In a recent member survey, the Royal College of Occupational Therapists (RCOT) found half of Occupational Therapists are supporting someone affected by Long Covid. This comes on the back of growing calls to treat long covid as an occupational disease.
The Rehabilitation Workforce Survey polled 550+ occupational therapists (OTs) working in the UK across all age groups and found that half of OTs are directly providing care to someone impacted by long covid.
This is expected to have a further financial strain on local care providers with the RCOT survey noting that “the provision of occupational therapy for Long Covid hasn’t been funded, it comes out of existing, already stretched budgets.”
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‘Long Covid’ is generally used as a cover-all term to describe ongoing COVID-19 symptoms & new symptoms (sequelae) that can develop from infection & occur at least four weeks after. With new evidence emerging daily, there is still much to be learned about how the illness works, with its long-term impact unclear.
As an emerging illness, the symptoms of can be varied & can change over time as knowledge develops. Currently, symptoms range from respiratory & neurological, to gastrointestinal & musculoskeletal. Fatigue remains the most reported symptom of long covid.
Reports of long covid can vary between individuals and symptoms suffered can range from but aren’t limited to:
• Shortness of breath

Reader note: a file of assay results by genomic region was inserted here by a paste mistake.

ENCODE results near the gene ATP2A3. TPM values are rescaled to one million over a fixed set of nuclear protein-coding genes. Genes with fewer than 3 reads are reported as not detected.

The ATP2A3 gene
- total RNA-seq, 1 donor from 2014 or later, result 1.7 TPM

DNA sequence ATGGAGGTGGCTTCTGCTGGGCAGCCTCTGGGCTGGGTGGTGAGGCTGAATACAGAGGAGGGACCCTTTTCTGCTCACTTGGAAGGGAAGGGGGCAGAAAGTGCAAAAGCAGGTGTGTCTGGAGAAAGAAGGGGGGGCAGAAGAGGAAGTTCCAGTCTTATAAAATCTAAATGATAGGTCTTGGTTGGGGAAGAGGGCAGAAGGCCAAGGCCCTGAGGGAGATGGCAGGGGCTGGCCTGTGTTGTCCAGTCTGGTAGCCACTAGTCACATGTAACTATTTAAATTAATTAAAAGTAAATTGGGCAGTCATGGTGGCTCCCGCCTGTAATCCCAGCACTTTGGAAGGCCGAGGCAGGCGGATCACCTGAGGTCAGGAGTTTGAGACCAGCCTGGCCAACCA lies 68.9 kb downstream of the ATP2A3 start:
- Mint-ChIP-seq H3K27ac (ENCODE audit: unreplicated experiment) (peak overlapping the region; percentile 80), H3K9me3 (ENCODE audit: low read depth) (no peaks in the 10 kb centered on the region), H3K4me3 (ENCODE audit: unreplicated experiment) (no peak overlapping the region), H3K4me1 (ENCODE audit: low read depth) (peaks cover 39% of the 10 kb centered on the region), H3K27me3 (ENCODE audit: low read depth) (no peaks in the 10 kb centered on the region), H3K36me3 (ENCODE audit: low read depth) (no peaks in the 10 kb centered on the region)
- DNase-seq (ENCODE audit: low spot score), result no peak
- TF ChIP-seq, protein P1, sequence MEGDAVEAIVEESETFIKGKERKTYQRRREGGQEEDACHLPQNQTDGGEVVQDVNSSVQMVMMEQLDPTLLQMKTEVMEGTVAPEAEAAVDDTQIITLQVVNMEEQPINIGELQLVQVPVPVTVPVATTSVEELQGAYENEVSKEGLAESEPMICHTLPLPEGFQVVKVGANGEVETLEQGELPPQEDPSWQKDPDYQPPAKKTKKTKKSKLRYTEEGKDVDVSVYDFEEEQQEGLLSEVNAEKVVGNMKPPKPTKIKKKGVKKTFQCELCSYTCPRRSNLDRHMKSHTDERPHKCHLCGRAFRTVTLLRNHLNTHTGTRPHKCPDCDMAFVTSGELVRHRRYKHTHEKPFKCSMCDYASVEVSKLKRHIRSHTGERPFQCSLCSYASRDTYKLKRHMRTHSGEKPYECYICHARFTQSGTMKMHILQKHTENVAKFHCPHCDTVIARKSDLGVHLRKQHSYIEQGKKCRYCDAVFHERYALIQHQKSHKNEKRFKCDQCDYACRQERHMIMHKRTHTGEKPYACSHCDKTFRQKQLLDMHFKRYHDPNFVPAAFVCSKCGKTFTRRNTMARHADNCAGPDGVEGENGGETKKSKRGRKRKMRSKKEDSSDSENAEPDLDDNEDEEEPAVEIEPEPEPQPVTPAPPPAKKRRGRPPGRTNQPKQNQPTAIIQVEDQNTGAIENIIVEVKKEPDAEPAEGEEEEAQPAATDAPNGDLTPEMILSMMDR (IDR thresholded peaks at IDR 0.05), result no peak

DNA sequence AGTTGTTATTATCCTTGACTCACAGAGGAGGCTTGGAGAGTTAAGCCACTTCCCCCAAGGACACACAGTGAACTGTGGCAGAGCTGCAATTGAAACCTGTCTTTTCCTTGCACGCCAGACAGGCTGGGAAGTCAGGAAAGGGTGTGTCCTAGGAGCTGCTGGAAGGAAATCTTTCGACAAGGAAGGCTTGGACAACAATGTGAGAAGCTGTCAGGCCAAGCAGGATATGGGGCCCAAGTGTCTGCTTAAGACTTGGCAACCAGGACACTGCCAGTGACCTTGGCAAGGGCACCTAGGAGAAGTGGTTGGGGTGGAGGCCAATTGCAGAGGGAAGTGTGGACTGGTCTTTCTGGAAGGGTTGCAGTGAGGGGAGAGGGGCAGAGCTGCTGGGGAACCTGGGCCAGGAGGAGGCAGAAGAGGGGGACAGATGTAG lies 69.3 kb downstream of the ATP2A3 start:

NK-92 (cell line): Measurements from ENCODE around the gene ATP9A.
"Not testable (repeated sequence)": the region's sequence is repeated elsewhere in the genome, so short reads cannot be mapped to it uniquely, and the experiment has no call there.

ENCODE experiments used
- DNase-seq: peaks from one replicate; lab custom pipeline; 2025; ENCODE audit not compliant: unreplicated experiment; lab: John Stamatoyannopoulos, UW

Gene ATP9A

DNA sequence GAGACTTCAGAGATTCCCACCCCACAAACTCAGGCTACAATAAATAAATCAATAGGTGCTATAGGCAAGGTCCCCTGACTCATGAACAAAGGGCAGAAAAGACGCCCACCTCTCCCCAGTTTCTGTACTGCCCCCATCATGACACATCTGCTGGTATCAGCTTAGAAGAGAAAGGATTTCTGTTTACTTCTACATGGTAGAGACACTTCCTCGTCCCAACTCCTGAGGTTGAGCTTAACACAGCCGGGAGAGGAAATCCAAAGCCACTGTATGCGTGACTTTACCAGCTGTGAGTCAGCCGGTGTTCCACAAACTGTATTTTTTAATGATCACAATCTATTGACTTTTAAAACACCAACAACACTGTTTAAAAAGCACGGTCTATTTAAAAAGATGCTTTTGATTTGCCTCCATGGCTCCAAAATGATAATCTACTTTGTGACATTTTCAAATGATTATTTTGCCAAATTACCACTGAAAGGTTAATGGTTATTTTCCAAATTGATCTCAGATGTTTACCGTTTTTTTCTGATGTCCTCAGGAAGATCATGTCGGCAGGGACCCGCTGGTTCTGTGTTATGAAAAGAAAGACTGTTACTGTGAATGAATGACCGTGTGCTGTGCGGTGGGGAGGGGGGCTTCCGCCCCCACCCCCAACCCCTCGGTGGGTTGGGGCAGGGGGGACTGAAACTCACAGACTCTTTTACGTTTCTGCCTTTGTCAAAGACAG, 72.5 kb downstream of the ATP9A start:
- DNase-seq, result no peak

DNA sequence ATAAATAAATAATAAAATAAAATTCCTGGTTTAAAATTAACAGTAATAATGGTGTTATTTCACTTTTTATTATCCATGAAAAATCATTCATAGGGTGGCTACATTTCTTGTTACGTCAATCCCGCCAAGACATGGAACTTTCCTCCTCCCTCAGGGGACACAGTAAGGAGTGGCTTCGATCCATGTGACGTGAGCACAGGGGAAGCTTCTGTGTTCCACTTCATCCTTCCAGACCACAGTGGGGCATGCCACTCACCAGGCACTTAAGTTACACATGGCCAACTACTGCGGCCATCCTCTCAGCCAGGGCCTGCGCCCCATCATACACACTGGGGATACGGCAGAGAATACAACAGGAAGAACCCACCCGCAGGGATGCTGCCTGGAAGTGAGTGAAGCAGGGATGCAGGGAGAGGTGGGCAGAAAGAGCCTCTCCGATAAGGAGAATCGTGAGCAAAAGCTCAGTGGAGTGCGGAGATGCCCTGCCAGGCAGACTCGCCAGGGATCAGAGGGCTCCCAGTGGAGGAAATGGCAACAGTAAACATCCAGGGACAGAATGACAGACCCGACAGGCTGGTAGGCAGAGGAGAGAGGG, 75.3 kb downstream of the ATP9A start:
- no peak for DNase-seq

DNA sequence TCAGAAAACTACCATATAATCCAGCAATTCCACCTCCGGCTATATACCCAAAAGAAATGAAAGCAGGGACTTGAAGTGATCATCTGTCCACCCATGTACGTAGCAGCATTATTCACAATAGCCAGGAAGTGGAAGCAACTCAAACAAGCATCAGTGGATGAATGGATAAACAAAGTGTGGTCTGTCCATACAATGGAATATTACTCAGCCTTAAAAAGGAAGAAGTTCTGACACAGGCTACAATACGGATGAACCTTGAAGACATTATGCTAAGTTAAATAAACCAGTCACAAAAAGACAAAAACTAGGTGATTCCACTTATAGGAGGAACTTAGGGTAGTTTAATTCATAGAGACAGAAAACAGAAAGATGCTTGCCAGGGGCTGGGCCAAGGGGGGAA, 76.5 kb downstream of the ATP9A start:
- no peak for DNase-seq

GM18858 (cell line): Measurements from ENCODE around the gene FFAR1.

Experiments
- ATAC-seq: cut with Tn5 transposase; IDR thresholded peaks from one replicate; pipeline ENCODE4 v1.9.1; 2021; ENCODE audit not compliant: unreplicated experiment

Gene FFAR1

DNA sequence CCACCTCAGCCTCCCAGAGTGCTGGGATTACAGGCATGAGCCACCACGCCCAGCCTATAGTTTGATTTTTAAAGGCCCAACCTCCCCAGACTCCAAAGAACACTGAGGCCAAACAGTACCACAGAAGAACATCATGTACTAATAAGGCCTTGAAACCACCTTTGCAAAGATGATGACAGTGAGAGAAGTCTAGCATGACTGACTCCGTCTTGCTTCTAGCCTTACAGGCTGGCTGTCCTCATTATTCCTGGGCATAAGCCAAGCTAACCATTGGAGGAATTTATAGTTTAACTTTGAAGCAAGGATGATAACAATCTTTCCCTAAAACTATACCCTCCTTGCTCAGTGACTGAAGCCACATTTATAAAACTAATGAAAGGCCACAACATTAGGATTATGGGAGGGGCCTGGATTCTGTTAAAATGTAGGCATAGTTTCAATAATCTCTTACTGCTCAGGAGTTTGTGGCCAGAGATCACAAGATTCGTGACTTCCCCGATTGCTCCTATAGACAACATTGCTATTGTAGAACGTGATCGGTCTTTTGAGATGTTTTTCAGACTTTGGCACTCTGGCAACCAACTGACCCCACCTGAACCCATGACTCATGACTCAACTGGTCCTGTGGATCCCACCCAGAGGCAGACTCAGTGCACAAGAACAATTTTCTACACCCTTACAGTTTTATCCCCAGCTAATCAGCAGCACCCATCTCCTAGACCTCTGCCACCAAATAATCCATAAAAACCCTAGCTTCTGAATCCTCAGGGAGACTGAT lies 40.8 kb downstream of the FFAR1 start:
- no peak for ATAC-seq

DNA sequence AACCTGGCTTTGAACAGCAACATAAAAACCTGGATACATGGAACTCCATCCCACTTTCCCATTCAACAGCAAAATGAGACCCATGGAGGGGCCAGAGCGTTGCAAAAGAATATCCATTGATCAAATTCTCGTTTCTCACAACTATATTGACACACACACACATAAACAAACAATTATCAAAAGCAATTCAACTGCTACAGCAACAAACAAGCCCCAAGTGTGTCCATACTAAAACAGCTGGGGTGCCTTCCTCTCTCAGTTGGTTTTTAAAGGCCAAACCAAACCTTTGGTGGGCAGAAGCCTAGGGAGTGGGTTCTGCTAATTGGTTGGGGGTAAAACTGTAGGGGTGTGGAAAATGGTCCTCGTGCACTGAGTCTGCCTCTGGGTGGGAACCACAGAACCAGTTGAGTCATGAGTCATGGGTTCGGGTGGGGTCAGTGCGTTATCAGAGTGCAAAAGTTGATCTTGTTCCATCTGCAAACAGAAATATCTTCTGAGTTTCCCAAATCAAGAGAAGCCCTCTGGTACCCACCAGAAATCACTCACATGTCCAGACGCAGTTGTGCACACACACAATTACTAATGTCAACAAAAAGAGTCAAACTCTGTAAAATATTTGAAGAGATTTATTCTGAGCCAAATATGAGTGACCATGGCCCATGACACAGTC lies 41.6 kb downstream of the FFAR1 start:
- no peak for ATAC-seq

• Tight chest
• Chest pain
• Chronic fatigue
• Muscular aches
• Difficulty sleeping
• Joint pain
• Skin rashes
• Loss of taste/smell
• Sore throat
The latest data from the Office for National Statistics (ONS) estimates that around 2 million people in the UK (3.1% of the population) are suffering from long covid.
The evidence that long covid adversely affects an individual’s ability to perform day-to-day activities is growing with 71% of respondents to the ONS survey reporting that they had been “limited a lot” by the illness.
The knowledge that adults aged 65+ are more likely to face severe illness with COVID-19 is widespread. Less commonly known, however, is the fact that older adults also face a significant risk of developing new conditions after the initial infection, with almost 1 in 3 developing new conditions after a diagnosis.
Calls to approach long covid as an occupational disease have been ongoing & are growing as evidence of its debilitating affects mounts. In late 2021, the BMA recognised the large numbers of people affected and called on the UK Government to “invest in the monitoring, research & treatment” as well as seeking “the recognition of long covid as an occupational disease.”
This motion, passed at the BMA’s Annual Representative Meeting, matches attitudes within the industry; with a recent survey by the Royal College of Occupational Therapists showing 82% of its members have experienced an “increase in demand for occupational therapy-led rehabilitation services over the last six months alone.”
So far, these calls have not been successful in effecting change and classification of the disease has not changed; leading to direct calls for action from within the UK government, with Layla Moran, chair of the All- Party Parliamentary Group on Coronavirus urging Whitehall to do more to address this issue saying that “Healthcare professionals are bearing the brunt of UK Government inaction, and as long as Ministers bury their heads in the sand and refuse to address the growing Long Covid crisis, our economy and essential services will be under even greater strain.”